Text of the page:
Metro offers mentorship and career development opportunities

The new Aspiring Leaders Program (ALP), part of Metro’s Partnership to Achieve Comprehensive Equity (PACE) initiative, is designed to expand career development opportunities for staff who want to grow their careers within the agency.

While there are many training programs available across the County, most occur during the day and tend to focus on office or administrative work environments. Hourly operational staff in Metro often need to have their positions backfilled to participate which creates a financial disincentive to offer development programs to these employees.

ALP is different as it is available to all agency employees, on all shifts, and is designed with all types of workplaces in mind, not just office environments. After a successful pilot in Metro’s Light Rail Section, the first official round of ALP was launched in December 2015, which included Vehicle Maintenance mentors paired with Power and Facilities mentees who are now preparing to celebrate their completion of the program.

The King County Metro ALPS Program group: Back row: Jeff Sattler, Chris Wilkinson, Joe Luxem, Troy Jarger, Derrick Hunter, Michael Marks, Stan Lillquist. Front row: Chris Parrot, Ron MacMillan, Maggie Halter, Deb Stenoien, Luisa Quiambao, Rich Acosta, Dennis Clemens, Joe Trecker. Not pictured: Nick Nash and Ed Mays.

The King County Metro ALPS Program group: Back row: Jeff Sattler, Chris Wilkinson, Joe Luxem, Troy Jarger, Derrick Hunter, Michael Marks, Stan Lillquist. Front row: Chris Parrot, Ron MacMillan, Maggie Halter, Deb Stenoien, Luisa Quiambao, Rich Acosta, Dennis Clemens, Joe Trecker. Not pictured: Nick Nash and Ed Mays.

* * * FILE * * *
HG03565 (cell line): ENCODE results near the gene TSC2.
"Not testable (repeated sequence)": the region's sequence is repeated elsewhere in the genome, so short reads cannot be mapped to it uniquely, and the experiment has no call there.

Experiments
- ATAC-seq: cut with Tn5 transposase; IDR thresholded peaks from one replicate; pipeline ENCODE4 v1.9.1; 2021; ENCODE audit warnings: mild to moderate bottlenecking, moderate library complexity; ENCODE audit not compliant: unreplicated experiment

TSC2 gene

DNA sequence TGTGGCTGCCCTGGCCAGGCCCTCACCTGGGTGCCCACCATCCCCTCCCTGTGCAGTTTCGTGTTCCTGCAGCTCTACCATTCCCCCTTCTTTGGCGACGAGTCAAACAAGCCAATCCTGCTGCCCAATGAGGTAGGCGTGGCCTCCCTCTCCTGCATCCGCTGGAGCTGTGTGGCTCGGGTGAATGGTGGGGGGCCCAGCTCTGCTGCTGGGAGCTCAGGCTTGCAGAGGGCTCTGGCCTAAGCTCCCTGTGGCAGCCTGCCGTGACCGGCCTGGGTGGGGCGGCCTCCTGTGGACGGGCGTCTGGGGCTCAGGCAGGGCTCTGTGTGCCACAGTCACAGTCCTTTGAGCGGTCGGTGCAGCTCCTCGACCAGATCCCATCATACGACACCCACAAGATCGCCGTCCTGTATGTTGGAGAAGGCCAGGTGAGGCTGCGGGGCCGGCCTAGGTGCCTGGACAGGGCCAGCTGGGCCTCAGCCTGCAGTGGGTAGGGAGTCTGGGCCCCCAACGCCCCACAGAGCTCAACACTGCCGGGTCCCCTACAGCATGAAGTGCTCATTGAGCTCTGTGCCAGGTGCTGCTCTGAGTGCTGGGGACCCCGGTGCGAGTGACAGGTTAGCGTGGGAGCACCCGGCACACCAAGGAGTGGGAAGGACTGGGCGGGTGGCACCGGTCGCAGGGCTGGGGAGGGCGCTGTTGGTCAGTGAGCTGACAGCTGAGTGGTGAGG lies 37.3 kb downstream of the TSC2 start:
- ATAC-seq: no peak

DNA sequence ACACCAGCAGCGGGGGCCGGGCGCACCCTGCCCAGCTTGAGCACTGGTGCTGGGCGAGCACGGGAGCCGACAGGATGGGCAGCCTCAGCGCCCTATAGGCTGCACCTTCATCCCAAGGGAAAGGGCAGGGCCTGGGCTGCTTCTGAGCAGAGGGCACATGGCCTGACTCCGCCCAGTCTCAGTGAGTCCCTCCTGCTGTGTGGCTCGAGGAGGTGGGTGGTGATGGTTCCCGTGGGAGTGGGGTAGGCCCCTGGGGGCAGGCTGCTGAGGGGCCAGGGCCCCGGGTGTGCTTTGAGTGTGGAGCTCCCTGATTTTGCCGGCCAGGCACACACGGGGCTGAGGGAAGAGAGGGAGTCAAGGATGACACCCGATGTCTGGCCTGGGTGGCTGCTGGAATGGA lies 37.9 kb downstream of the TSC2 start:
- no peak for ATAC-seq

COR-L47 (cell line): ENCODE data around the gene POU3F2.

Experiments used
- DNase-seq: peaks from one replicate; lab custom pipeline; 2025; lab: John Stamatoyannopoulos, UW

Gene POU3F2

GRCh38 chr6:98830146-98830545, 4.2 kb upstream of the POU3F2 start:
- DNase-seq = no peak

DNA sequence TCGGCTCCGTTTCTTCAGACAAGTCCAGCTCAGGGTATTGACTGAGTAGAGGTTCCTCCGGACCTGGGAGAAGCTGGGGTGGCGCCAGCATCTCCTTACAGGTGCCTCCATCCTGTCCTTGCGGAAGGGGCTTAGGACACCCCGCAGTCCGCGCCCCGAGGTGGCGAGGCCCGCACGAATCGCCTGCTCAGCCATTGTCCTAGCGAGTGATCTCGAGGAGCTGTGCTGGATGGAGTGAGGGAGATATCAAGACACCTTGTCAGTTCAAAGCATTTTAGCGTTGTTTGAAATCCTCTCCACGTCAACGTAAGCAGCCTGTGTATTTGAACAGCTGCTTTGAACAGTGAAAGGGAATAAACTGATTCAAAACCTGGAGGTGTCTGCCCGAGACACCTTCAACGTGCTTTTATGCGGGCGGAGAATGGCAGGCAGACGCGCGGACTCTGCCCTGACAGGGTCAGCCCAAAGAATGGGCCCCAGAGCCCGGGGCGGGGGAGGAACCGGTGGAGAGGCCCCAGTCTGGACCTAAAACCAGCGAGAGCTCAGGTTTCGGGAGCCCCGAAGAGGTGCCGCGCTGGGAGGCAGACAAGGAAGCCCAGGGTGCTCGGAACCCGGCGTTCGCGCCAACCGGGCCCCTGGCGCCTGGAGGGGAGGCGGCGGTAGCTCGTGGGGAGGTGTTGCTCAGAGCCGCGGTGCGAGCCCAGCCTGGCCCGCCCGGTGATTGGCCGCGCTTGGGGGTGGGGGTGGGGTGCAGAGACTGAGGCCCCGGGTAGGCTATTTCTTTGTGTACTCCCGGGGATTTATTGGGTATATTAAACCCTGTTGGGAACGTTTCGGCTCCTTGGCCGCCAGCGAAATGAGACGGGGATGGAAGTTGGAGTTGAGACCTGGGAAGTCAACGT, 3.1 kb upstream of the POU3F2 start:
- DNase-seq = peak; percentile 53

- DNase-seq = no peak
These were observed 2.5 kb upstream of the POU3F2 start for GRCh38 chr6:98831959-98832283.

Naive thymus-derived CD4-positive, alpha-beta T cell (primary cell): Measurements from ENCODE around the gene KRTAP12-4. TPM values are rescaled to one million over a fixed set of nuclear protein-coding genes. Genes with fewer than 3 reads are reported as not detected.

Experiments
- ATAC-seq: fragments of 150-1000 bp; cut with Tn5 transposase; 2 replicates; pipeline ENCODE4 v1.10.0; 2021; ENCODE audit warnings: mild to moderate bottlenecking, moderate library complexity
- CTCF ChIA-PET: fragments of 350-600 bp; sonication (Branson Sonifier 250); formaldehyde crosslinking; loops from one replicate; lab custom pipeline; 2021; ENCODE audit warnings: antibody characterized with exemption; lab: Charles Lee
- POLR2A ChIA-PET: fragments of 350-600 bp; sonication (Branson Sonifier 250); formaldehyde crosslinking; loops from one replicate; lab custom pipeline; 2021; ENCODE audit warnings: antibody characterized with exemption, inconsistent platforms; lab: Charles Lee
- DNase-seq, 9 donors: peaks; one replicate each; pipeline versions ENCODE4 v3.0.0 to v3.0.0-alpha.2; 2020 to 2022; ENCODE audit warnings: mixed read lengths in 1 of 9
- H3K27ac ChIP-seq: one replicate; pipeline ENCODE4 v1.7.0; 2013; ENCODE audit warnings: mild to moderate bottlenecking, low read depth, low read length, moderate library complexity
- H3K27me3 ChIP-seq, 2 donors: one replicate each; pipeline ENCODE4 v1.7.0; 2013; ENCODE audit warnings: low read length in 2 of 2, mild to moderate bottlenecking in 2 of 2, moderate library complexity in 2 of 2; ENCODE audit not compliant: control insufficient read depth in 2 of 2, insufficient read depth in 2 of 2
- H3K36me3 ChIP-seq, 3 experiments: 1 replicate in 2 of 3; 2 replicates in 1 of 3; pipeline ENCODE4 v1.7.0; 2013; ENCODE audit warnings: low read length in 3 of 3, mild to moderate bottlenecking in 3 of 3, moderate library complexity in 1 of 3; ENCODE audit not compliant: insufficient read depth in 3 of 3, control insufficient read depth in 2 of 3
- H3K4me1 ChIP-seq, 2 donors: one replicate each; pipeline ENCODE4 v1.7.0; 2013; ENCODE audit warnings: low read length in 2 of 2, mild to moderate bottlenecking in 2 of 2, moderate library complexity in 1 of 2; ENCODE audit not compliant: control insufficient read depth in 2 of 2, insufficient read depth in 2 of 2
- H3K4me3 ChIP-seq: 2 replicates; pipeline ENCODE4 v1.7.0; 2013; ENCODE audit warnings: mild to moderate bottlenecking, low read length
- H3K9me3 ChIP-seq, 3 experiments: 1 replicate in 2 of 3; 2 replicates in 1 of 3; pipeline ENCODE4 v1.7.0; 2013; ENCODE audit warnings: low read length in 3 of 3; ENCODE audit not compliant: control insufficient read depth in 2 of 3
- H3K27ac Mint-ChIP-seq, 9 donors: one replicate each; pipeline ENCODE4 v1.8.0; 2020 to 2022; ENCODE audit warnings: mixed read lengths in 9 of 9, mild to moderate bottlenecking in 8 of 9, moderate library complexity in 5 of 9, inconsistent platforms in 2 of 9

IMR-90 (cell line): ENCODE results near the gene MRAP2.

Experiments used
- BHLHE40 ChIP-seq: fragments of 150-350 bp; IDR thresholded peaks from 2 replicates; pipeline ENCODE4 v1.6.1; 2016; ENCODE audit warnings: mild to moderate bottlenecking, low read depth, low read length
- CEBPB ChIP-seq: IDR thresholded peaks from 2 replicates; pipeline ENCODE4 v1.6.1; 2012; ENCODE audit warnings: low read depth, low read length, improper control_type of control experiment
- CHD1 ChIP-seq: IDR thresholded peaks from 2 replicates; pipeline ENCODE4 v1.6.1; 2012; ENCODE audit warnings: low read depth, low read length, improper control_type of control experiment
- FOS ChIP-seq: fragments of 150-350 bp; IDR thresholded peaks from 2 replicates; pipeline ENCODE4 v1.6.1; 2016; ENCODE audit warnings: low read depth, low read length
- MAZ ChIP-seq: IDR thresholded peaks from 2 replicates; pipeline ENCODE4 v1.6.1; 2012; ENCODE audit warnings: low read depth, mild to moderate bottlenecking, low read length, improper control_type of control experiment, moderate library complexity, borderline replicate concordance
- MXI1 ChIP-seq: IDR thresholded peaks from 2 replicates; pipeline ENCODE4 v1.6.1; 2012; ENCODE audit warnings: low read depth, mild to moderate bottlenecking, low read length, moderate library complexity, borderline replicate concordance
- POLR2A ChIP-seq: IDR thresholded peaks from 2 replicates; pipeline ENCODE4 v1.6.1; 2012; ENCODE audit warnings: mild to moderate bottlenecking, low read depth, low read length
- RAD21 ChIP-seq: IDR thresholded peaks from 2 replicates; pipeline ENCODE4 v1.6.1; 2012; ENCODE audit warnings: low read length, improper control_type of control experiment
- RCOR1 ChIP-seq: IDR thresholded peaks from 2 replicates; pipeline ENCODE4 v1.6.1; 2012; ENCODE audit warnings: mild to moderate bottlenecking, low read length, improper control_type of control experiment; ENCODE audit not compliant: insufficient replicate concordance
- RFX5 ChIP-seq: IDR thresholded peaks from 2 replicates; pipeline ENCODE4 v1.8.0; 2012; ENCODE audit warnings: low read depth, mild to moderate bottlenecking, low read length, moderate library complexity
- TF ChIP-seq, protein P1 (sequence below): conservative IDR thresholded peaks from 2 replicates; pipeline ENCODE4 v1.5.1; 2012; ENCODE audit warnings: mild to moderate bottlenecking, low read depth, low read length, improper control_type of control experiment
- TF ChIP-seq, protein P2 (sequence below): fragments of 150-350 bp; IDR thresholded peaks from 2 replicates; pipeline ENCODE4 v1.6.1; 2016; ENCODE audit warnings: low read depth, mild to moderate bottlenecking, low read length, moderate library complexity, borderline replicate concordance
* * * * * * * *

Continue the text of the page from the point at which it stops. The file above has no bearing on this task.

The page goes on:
Program lead, Shanette Landes, believes there is value in pairing mentors and mentees from different Sections.

“The opportunity to learn from leaders in another Section is extremely valuable,” she said. “It challenges us to be more open-minded, build relationships across the agency, and experience different styles of leadership.”

ALP includes a robust self-study component as well as a mentorship with a Metro leader. The self-study component explores many aspects of modern leadership and supervision with a strong emphasis on creating a welcoming, supportive, culturally-competent and highly engaged workplace.

PACE Mentor, John Alley, on the left and Mentee, Zhixin (Jason) Huang, on the right

PACE Mentor, John Alley, on the left and Mentee, Zhixin (Jason) Huang, on the right.

The mentorship involves the mentor and mentee meeting periodically to engage in structured conversations focused on the self-study content both parties are reading. Research shows that mentoring is one of the most powerful tools for advancing diverse individuals up the leadership talent pipeline, which is a key priority in Metro.

ALP participants have shared very positive feedback about their experience and the potential to support career development and staff engagement.

“As a current Lead at South Facilities the ALP program has really helped in my day to day interactions with my crew. Each chapter has something ‘new’ to learn and ideas to explore,” said Troy Jaegr, a Power and Facilities mentee. “At the weekly mentoring meetings, you get ‘real-life’ leadership experience to better understand each chapter which I believe is the most important part of the program.”

“We can all read and learn from a book but when you listen and learn from an experienced Metro Transit Leader(s) that is the key to this excellent program!”

Based on the results, the next step is to gain support to scale-up ALP for full deployment across Metro. However, Shanette knows there will be a few hurdles to overcome.

Shanette Landees1

Program lead, Shanette Landes, believes there is value in pairing mentors and mentees from different Sections.

“The greatest challenge will be encouraging enough formal leaders to sign up to be mentors. We will need many more mentors than mentees to make this program successful – otherwise we will be limited in how many mentees can participate.”

“I believe that millennials like myself have a lot of respect for those who have gone before us. We have a strong desire to develop and learn from them,” she said. “The great thing about this program is the opportunity to learn from leaders who have been in the ‘trenches’ and can guide us through their own experiences.”

For more information about the Aspiring Leaders Program, please contact Shanette Landes at shanette.landes@kingcounty.gov.